Lesbian, gay, bisexual, and transgender (LGBT) students often lack good mentors and role models.
Barbara L. Belmont, who works for a small analytical company in Southern California and is a part-time lecturer at California State University, Dominguez Hills, says she used to use gender-nonspecific pronouns to avoid revealing her sexual orientation to her students. "But I made a decision to not do that anymore because I think that being visible is really important," she says. "For students, it helps them if they know somebody who is also gay, because in science there is a sense of isolation because you don't see anybody else like you."
Benny Chan, assistant professor of chemistry at the College of New Jersey, agrees: "It's very important for faculty to be out so that the students have role models and know that they're not isolated."
The lack of LGBT mentors in academia inspired James S. Nowick, a professor of chemistry at the University of California, Irvine, to offer a freshman seminar course in 2007 titled "Queer Scientists, Queer Science." The course, which was taken by 10 students, explored factors influencing the scientific interests and the career paths of gay and lesbian scientists.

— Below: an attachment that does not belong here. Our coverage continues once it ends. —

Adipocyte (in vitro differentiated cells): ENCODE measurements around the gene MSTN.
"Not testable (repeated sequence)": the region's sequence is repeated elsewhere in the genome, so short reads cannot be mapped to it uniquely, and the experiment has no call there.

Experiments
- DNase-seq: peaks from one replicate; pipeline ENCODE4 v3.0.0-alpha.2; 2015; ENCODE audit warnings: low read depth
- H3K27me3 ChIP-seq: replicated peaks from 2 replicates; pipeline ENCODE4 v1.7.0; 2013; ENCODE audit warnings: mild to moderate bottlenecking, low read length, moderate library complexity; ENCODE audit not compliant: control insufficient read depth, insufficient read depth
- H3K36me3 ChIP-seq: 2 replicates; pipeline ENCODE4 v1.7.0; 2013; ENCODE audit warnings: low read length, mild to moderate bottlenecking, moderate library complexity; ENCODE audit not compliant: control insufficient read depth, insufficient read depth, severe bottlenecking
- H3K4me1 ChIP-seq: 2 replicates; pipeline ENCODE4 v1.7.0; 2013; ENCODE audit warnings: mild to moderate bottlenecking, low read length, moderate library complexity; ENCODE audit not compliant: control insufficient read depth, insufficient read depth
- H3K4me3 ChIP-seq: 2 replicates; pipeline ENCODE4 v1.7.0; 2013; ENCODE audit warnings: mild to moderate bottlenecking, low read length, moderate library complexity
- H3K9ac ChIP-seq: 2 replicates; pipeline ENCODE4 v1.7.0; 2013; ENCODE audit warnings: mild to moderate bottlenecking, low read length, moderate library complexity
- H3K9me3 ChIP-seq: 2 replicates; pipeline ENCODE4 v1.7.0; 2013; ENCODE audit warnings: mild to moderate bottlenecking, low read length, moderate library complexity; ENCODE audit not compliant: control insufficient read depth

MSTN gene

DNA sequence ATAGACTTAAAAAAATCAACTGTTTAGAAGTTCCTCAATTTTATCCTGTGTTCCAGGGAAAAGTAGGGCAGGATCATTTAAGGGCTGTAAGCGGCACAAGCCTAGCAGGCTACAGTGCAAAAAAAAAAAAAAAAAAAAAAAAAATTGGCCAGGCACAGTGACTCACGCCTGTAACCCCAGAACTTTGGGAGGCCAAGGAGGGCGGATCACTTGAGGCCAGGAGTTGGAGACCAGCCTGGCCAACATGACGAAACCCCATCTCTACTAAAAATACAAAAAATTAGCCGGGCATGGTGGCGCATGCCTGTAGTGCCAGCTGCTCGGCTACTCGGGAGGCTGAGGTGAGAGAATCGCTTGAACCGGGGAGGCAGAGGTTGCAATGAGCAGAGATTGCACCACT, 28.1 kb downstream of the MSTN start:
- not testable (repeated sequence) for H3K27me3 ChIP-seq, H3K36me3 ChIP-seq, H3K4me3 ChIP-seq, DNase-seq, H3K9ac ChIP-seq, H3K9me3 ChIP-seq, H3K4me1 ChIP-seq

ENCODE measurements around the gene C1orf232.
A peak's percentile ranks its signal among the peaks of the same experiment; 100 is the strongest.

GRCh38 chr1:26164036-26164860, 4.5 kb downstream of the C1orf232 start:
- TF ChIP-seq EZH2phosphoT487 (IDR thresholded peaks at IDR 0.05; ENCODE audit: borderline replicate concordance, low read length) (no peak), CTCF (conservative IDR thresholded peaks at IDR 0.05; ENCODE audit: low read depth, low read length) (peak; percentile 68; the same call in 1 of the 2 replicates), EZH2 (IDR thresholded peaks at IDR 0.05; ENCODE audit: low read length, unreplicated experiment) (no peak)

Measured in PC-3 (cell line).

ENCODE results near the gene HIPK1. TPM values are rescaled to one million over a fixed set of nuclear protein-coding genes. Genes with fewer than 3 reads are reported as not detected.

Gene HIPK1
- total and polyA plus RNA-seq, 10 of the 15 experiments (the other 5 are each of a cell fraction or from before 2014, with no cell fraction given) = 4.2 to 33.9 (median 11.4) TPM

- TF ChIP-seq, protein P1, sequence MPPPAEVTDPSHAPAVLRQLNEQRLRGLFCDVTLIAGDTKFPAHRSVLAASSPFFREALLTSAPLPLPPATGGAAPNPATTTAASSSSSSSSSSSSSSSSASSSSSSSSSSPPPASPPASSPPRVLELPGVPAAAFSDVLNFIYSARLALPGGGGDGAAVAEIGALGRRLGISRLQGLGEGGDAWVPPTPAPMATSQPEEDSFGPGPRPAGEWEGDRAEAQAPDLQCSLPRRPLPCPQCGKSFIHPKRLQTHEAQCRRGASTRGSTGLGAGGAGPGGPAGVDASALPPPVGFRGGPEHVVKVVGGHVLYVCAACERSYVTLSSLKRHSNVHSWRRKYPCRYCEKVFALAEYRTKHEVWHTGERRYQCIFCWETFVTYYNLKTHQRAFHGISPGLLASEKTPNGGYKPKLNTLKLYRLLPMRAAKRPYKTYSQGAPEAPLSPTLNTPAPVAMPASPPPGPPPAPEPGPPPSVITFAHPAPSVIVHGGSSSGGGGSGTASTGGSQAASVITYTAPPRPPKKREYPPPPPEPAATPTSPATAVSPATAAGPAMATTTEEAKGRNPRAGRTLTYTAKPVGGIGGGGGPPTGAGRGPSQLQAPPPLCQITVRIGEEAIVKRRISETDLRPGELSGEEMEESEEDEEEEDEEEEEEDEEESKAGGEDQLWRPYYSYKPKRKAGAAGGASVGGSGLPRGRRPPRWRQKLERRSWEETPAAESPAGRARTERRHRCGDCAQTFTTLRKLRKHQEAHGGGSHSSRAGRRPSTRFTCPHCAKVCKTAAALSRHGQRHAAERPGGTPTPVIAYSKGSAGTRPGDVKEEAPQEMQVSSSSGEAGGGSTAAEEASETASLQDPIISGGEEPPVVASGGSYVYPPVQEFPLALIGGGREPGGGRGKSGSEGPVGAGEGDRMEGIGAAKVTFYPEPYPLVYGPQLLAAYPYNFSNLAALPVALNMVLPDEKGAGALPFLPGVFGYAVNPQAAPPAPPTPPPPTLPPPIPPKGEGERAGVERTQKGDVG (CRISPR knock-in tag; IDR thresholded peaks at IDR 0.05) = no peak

"Although there is positive media coverage of LGBT scientists, young chemists and other scientists continue to face issues with being out," Nowick says. "For this reason, visible LGBT role models continue to be needed, particularly in academia where students are often going through coming-out experiences."
Students can also find mentors by joining professional organizations such as the National Organization of Gay & Lesbian Scientists & Technical Professionals (NOGLSTP), which offers an e-mentoring program through MentorNet, or the American Chemical Society's new Subdivision for Gay & Transgender Chemists & Allies, which sponsors a reception during the fall ACS national meetings.
Students can also find mentors by participating in career conferences. NOGLSTP's Out to Innovate career summit, which was held at the University of Southern California last fall, brought together nearly 200 students and professionals in the science, technology, engineering, and mathematics fields for a day of sharing, mentoring, and career presentations. The next summit will take place in Columbus, Ohio, in fall 2012.
"Coming out is easier when there are role models, and people paving the way for you," says Belmont. And for those who aren't able to come out, "we're hoping to be their advocates."